And then the earth (though old) still clad in green,
The stones and trees, insensible of time,
Nor age nor wrinkle on their front are seen;
If winter come, and greenness then do fade,
A Spring returns, and they more youthful made;
But Man grows old, lies down, remains where once he s laid.
By birth more noble than those creatures all,
Yet seems by nature and by custome cursed,
No sooner born, but grief and care make fall
That state obliterate he had at first.
Nor youth, nor strength, nor wisdom spring again,
Nor habitations long their names retain,
But in oblivion to the final day remain.
Shall I then praise the heavens, the trees, the earth,
Because their beauty and their strength last longer?
Shall I wish their, or never to had birth,
Because theyre bigger, and their bodyes stronger?
Nay, they shall darken, perish, fade and dye,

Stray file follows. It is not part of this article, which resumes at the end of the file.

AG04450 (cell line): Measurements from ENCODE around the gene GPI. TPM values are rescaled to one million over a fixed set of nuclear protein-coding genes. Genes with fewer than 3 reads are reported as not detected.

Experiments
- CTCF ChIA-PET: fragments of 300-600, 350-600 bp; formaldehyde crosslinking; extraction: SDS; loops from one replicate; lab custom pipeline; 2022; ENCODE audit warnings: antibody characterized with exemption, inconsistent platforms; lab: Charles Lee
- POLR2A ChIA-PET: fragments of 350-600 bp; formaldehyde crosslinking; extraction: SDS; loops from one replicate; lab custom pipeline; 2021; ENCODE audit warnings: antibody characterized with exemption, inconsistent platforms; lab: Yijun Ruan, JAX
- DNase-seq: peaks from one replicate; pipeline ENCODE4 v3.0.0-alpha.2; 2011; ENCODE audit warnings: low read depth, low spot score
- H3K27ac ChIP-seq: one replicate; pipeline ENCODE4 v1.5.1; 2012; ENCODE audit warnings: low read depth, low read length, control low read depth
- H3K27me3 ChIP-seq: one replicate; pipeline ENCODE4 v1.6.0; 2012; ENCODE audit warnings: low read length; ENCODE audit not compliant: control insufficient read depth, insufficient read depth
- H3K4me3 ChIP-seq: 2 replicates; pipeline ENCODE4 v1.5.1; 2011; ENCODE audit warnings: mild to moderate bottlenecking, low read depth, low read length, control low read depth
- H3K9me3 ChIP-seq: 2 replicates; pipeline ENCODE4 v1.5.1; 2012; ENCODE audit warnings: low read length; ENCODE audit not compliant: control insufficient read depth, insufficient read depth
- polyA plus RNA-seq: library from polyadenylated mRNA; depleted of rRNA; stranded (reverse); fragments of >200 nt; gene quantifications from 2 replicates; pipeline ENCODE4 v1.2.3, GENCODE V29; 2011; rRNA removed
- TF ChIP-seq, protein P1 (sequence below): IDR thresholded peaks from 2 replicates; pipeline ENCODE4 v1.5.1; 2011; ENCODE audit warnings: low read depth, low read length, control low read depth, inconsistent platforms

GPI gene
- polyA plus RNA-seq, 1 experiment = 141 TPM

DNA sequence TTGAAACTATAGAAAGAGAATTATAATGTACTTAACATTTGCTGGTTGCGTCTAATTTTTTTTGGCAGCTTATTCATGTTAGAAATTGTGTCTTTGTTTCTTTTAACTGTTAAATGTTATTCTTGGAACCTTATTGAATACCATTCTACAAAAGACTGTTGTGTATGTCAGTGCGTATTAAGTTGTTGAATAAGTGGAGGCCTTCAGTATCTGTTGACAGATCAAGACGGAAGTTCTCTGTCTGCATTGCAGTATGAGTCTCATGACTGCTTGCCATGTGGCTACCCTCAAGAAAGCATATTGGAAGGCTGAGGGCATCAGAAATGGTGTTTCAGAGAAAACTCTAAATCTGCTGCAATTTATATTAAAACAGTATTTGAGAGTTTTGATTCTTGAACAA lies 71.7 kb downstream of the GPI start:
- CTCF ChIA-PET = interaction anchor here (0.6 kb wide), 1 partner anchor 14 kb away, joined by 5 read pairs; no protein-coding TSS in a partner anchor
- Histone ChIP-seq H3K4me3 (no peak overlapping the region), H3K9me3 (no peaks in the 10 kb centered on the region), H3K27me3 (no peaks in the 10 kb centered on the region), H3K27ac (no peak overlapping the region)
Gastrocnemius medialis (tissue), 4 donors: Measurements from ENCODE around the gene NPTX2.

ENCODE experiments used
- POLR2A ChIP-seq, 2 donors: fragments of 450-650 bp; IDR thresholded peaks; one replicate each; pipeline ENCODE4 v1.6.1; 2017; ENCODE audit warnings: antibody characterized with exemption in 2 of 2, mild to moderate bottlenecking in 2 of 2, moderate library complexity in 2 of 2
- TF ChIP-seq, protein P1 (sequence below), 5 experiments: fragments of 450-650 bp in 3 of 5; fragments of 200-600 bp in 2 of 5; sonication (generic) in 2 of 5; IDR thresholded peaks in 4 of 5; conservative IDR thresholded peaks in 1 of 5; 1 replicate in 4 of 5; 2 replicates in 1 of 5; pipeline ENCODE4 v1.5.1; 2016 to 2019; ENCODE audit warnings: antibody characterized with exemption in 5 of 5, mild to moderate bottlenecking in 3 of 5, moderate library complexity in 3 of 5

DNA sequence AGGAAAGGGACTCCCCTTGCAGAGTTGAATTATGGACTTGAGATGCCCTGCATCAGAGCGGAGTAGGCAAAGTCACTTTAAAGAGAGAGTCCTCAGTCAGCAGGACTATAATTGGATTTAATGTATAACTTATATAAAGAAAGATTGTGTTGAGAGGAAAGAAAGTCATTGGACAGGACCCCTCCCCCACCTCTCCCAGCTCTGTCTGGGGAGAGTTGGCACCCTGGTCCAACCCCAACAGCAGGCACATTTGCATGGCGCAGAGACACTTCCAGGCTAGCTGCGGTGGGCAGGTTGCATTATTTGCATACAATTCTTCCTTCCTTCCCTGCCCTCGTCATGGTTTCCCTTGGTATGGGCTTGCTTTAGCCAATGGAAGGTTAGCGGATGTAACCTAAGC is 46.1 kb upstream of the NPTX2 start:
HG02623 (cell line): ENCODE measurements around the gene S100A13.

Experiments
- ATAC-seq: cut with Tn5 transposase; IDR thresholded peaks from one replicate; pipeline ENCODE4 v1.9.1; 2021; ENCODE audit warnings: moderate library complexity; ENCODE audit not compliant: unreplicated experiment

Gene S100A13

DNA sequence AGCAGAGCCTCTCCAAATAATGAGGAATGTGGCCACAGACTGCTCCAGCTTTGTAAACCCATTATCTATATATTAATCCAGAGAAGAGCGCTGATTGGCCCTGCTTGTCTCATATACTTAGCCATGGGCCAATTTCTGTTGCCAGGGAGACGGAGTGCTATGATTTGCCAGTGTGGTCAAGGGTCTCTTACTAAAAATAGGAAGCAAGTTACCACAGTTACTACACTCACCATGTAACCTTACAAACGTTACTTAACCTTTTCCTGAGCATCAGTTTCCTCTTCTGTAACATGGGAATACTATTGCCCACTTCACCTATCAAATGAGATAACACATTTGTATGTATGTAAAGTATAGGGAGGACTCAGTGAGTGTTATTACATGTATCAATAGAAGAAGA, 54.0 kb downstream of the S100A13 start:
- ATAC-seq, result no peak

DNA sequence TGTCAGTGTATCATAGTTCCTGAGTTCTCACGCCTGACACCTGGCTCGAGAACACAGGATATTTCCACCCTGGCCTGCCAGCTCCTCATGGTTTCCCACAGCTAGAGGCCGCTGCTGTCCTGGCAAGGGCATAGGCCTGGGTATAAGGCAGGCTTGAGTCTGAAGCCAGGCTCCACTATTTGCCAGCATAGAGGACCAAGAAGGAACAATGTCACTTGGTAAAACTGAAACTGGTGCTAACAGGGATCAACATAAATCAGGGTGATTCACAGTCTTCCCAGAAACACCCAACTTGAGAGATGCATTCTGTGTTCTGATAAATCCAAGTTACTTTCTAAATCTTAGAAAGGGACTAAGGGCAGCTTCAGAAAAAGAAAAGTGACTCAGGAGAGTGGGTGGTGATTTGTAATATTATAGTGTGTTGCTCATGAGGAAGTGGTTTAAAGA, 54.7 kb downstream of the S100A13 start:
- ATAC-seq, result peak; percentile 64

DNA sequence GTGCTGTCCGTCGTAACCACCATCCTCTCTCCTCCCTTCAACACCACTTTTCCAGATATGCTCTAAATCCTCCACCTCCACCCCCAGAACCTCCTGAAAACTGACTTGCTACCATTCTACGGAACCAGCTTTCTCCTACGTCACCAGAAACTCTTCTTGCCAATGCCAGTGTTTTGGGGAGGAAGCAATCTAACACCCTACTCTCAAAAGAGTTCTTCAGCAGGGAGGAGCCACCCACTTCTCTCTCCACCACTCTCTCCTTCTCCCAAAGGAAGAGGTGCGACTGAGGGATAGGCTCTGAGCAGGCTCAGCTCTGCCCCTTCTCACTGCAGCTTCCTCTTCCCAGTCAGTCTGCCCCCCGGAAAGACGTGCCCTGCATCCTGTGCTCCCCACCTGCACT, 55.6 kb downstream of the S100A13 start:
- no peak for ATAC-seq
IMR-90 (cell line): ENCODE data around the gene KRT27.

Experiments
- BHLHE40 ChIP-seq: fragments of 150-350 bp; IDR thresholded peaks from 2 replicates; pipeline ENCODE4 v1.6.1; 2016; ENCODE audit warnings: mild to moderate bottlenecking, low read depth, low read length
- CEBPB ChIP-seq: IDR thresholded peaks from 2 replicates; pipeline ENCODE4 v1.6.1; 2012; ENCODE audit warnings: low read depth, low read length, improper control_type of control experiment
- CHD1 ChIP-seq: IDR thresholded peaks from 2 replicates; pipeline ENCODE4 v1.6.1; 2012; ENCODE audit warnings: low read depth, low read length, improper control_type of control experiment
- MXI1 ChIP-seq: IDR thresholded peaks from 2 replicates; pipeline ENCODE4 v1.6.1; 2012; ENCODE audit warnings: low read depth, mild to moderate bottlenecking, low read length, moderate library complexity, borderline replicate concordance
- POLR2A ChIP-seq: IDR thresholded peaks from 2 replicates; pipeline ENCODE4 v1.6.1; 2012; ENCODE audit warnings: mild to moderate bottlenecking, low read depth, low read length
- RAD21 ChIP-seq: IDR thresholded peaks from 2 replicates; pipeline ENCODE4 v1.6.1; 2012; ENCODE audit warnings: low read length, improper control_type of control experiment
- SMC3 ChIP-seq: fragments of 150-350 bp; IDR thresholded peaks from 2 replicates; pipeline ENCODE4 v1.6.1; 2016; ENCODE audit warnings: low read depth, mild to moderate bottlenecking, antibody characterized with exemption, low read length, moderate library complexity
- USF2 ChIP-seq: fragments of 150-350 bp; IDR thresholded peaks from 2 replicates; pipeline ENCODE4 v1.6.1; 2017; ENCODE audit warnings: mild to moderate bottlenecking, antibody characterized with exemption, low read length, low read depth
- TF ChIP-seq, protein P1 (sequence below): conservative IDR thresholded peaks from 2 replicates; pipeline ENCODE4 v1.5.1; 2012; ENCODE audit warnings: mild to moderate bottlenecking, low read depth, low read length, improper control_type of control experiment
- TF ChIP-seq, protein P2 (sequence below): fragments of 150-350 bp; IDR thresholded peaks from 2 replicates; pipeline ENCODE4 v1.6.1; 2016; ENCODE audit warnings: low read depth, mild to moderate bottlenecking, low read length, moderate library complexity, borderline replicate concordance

And when unmade, soever shall they lye,
But man was made for endless immortality.
Under the cooling shadow of a stately elm
Close sate I by a goodly Rivers side,
Where gliding streams the rocks did overwhelm;
A lonely place, with pleasures dignified.
I once that lovd the shady woods so well,
Now thought the rivers did the trees excell,
And if the sun would ever shine, there would I dwell.
While on the stealing stream I fixt mine eye,
Which to the longd-for Ocean held its course,
I markt nor crooks, nor rubs that there did lye
Could hinder aught, but still augment its force:
O happy Flood, quoth I, that holdst thy race
Till thou arrive at thy beloved place,
Nor is it rocks or shoals that can obstruct thy pace.
Nor is t enough, that thou alone mayst slide,
But hundred brooks in thy cleer waves do meet,
So hand in hand along with thee they glide
To Thetis house, where all embrace and greet:
Thou Emblem true, of what I count the best,